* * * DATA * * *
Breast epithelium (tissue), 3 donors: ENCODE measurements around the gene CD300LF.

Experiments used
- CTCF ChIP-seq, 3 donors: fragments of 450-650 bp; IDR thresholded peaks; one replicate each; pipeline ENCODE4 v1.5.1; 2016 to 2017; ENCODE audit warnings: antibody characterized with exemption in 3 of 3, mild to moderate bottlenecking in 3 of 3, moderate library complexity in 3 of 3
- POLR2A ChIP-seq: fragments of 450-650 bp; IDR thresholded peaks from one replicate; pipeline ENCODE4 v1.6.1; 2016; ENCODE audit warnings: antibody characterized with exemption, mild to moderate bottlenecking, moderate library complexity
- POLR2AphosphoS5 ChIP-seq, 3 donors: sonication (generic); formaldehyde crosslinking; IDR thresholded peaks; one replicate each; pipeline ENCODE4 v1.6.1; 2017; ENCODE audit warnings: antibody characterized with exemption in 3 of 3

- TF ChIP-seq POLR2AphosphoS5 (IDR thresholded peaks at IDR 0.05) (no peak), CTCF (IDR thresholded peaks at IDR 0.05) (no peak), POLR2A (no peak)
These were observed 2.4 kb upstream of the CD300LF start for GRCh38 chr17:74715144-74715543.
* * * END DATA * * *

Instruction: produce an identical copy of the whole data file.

Breast epithelium (tissue), 3 donors: ENCODE measurements around the gene CD300LF.

Experiments used
- CTCF ChIP-seq, 3 donors: fragments of 450-650 bp; IDR thresholded peaks; one replicate each; pipeline ENCODE4 v1.5.1; 2016 to 2017; ENCODE audit warnings: antibody characterized with exemption in 3 of 3, mild to moderate bottlenecking in 3 of 3, moderate library complexity in 3 of 3
- POLR2A ChIP-seq: fragments of 450-650 bp; IDR thresholded peaks from one replicate; pipeline ENCODE4 v1.6.1; 2016; ENCODE audit warnings: antibody characterized with exemption, mild to moderate bottlenecking, moderate library complexity
- POLR2AphosphoS5 ChIP-seq, 3 donors: sonication (generic); formaldehyde crosslinking; IDR thresholded peaks; one replicate each; pipeline ENCODE4 v1.6.1; 2017; ENCODE audit warnings: antibody characterized with exemption in 3 of 3

- TF ChIP-seq POLR2AphosphoS5 (IDR thresholded peaks at IDR 0.05) (no peak), CTCF (IDR thresholded peaks at IDR 0.05) (no peak), POLR2A (no peak)
These were observed 2.4 kb upstream of the CD300LF start for GRCh38 chr17:74715144-74715543.